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Fifth Sunday of Lent

Ezekiel 37:12-14
Psalm 129: 1-2, 3-4, 5-6, 7-8
Romans 8:8-11
John 11:1-45


The Divine and Mystic Gospel

Over the past three Sundays of Lent, the Church has opened for us the Gospel of Saint John, the divine and mystic Gospel, the Gospel that, on every page, shines with the brightness of Christ’s divinity. The Lenten series of Johannine gospels are directed, first of all, to the catechumens, men and women in the last stages of preparation for the mysteries of initiation that will be celebrated in the night of Pascha. The same Gospels are addressed to the penitents, men and women who, having fallen, seek to rise again, washed in the pure water of the Spirit, and infused anew with the life-giving Blood of the Lamb. The Lenten liturgy is profitable to us only insofar as we identify inwardly with the catechumens and penitents, only insofar as we walk with them towards the mysteries of regeneration and reconciliation that ever flow from the Passion and Resurrection of Christ.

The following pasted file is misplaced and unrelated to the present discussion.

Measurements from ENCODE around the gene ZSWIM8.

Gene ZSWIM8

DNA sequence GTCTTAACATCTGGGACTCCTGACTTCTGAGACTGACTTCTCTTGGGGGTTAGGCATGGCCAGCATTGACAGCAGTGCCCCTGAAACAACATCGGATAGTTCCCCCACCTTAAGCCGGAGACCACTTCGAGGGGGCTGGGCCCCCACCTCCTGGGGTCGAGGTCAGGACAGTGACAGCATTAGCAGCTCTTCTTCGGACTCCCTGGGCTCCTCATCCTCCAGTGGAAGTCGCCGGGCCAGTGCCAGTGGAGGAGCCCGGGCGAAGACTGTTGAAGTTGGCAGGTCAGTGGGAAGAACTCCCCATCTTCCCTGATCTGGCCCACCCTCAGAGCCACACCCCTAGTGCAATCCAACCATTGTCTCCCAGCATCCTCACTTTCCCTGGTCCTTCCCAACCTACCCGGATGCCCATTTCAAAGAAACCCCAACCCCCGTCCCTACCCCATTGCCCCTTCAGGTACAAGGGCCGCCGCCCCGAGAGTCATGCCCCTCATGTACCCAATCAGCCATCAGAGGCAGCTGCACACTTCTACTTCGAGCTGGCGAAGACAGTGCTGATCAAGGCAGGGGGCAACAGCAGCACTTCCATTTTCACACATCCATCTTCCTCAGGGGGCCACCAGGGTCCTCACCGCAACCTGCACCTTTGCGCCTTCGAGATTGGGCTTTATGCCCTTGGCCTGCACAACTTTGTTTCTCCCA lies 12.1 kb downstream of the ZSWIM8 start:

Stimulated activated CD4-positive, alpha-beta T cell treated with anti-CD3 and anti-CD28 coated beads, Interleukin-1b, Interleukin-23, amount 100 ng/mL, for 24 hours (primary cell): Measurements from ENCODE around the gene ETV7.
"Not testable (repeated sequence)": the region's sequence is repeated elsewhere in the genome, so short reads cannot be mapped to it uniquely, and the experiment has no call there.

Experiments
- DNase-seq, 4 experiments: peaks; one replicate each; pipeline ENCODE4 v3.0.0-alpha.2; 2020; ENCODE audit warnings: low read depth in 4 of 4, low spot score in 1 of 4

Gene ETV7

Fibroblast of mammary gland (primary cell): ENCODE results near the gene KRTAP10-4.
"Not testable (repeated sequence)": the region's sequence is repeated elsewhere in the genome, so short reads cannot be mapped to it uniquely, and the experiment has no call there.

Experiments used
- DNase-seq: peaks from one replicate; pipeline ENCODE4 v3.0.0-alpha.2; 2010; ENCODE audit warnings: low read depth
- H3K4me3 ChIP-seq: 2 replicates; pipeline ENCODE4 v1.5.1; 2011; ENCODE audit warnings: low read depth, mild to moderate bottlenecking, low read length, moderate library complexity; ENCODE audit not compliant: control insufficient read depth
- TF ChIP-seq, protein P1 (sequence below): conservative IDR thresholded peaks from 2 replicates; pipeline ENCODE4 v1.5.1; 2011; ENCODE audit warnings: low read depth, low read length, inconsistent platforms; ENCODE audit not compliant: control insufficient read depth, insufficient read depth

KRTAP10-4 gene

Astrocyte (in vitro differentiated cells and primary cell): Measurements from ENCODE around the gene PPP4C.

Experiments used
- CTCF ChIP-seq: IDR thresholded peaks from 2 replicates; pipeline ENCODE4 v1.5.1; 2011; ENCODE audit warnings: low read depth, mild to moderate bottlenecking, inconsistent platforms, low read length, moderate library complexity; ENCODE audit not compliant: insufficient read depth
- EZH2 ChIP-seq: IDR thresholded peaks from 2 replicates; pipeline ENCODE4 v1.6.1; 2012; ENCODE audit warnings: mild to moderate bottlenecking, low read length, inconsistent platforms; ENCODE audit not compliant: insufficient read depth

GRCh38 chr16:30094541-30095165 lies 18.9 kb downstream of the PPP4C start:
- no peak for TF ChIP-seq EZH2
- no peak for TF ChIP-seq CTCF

Fulget Crucis Mysterium

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Our Lady Saint Mary, Saint John the Beloved Disciple,
and the Wounded Side of Christ


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With First Vespers of the Fifth Sunday of Lent we enter into the last phase of preparation for the Pasch of the Lord: Passiontide. The Church places on our lips the great hymn of Christ’s Cross and Passion, and so we sing: fulget Crucis mysterium, “the mystery of the Cross shines out.” The second to the last verse of this age-old hymn is a confession of hope, hope in the power of the Cross: